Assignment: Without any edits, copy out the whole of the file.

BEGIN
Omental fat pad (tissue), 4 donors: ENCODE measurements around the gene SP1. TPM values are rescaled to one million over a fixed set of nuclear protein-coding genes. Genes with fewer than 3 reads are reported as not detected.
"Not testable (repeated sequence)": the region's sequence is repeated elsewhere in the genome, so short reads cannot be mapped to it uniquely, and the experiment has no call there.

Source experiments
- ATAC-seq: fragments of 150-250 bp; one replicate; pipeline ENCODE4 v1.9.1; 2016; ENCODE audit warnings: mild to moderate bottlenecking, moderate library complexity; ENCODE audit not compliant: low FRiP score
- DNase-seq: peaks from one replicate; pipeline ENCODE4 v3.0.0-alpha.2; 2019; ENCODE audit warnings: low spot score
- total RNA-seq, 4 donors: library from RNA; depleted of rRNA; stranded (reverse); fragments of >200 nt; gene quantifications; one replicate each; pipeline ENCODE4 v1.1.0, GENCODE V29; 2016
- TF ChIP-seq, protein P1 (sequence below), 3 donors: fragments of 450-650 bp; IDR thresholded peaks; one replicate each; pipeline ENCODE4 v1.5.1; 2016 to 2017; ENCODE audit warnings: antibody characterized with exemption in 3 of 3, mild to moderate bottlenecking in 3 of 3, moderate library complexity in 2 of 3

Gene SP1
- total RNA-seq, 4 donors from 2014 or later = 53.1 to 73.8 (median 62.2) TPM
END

Omental fat pad (tissue), 4 donors: ENCODE measurements around the gene SP1. TPM values are rescaled to one million over a fixed set of nuclear protein-coding genes. Genes with fewer than 3 reads are reported as not detected.
"Not testable (repeated sequence)": the region's sequence is repeated elsewhere in the genome, so short reads cannot be mapped to it uniquely, and the experiment has no call there.

Source experiments
- ATAC-seq: fragments of 150-250 bp; one replicate; pipeline ENCODE4 v1.9.1; 2016; ENCODE audit warnings: mild to moderate bottlenecking, moderate library complexity; ENCODE audit not compliant: low FRiP score
- DNase-seq: peaks from one replicate; pipeline ENCODE4 v3.0.0-alpha.2; 2019; ENCODE audit warnings: low spot score
- total RNA-seq, 4 donors: library from RNA; depleted of rRNA; stranded (reverse); fragments of >200 nt; gene quantifications; one replicate each; pipeline ENCODE4 v1.1.0, GENCODE V29; 2016
- TF ChIP-seq, protein P1 (sequence below), 3 donors: fragments of 450-650 bp; IDR thresholded peaks; one replicate each; pipeline ENCODE4 v1.5.1; 2016 to 2017; ENCODE audit warnings: antibody characterized with exemption in 3 of 3, mild to moderate bottlenecking in 3 of 3, moderate library complexity in 2 of 3

Gene SP1
- total RNA-seq, 4 donors from 2014 or later = 53.1 to 73.8 (median 62.2) TPM